July 24, 2014 SIGN IN | REGISTER

Mackowiak: The Political Winners of 2011

— Gov. Bobby Jindal. This is one guy to watch. Not only is the Louisiana Republican the first Indian-American governor in U.S. history, he won election to a second term as governor of Louisiana by “the highest victory percentage for any candidate since the state instituted its so-called ‘jungle primary’ in 1978,” per the Washington Post’s Cillizza. Indeed, he won every parish, 64 of them. He is expected to spend his political capital on education and health care reforms. In 2007, almost immediately after winning election with 54 percent of the vote, he called a special session to pass some of the most sweeping ethics reform legislation in the country in a state with a dubious ethical history. His resume is unparalleled in modern American politics: Brown University graduate, Rhodes scholar, consultant at McKinsey and Co., secretary of the Louisiana Department of Health and Hospitals (appointed at 25 years old), executive director of the National Bipartisan Commission on the Future of Medicare, president of the University of Louisiana System, assistant secretary for the U.S. Department of Health and Human Services, and a Member of Congress. He is only 40 years old, and although he endorsed his friend and neighbor, Texas Gov. Rick Perry, for president in 2012, he is a very likely (and attractive) candidate for national office in 2016 or 2020.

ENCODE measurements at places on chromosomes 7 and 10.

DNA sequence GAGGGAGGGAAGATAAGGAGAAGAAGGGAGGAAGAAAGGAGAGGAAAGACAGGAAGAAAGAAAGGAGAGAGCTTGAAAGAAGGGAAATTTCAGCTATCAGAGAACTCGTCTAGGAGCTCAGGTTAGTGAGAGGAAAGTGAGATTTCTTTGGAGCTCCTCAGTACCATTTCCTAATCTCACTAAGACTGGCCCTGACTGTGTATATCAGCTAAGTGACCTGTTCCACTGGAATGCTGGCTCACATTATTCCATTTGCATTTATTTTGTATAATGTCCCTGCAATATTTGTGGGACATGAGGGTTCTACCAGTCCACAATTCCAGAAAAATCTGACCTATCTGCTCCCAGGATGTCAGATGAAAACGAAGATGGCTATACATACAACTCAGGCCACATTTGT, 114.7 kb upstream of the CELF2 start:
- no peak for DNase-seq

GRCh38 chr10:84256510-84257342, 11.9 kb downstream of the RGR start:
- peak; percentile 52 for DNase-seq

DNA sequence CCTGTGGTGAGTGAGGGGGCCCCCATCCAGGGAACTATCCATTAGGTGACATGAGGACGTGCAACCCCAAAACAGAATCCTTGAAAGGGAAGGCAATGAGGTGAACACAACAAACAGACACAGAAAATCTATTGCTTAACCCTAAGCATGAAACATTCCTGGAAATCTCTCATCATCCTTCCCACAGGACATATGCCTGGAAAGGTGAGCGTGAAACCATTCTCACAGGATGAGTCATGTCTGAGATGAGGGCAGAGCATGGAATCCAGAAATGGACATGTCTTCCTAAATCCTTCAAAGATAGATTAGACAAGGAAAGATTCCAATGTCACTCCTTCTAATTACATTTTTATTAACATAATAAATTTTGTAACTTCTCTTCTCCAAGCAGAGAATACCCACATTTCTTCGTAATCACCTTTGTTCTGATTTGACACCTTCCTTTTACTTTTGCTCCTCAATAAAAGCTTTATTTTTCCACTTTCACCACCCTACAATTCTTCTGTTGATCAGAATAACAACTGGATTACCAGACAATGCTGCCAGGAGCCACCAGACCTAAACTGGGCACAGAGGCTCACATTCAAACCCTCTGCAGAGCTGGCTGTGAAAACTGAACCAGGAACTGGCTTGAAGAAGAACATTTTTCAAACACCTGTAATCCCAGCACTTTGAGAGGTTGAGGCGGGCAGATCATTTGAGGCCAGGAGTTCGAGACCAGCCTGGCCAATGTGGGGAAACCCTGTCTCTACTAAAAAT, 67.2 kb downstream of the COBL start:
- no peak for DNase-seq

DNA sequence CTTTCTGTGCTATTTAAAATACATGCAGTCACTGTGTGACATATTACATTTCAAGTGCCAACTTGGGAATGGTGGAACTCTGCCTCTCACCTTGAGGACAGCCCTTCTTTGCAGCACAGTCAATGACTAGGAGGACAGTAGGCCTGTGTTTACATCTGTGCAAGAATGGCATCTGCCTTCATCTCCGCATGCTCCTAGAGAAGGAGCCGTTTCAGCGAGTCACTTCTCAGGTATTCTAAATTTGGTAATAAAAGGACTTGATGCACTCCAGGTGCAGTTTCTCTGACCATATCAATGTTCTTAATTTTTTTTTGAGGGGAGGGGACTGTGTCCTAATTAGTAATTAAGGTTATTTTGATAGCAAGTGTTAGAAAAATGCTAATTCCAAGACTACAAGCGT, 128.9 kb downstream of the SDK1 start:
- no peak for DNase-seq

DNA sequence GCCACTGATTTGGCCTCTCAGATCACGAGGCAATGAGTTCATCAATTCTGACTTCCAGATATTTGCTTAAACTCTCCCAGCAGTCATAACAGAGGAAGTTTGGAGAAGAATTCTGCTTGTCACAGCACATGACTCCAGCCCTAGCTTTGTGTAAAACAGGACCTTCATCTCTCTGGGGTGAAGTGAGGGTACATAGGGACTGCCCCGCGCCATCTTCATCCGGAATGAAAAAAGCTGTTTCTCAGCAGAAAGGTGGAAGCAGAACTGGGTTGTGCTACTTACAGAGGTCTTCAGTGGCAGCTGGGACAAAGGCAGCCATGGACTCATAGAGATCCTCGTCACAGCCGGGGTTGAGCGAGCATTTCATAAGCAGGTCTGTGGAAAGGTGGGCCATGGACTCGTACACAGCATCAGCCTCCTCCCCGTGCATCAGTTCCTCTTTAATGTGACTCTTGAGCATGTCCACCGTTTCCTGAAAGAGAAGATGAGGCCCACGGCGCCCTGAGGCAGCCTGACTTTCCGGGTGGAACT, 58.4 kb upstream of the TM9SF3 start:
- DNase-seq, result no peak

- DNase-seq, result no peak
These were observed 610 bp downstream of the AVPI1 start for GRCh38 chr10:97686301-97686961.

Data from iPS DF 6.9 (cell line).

— Secretary of State Hillary Rodham Clinton. While conservatives may feel that the Obama administration accomplishments on foreign policy are both reflective of continuing Bush-era policies and overblown, Clinton has emerged as a power player in the Obama Cabinet and on the world stage. Gallup’s December 2010 nationwide poll found that Clinton was the most admired woman in America, ahead of Sarah Palin, Oprah Winfrey, first lady Michelle Obama, Queen Elizabeth and Angelina Jolie. A March 2011 Gallup poll found that she had 66 percent approval. When Clinton aired the infamous “3 a.m. Phone Call” ad in her 2008 campaign against Obama, she could never have imagined that she would be answering the phone herself from Foggy Bottom, rather than the residence of the White House. Clinton has delicately handled crises in Libya, Egypt, North Korea, Tunisia, Syria, Burma and other hot spots around the world over the past year. While 2012, and her legacy as secretary of State, will likely be judged by what the end result is with the gathering threat posed by Iran, she has succeeded by doing her job, not making news, being a team player and ignoring domestic politics. Should she choose to run, she will be the frontrunner in 2016 on the Democratic side.

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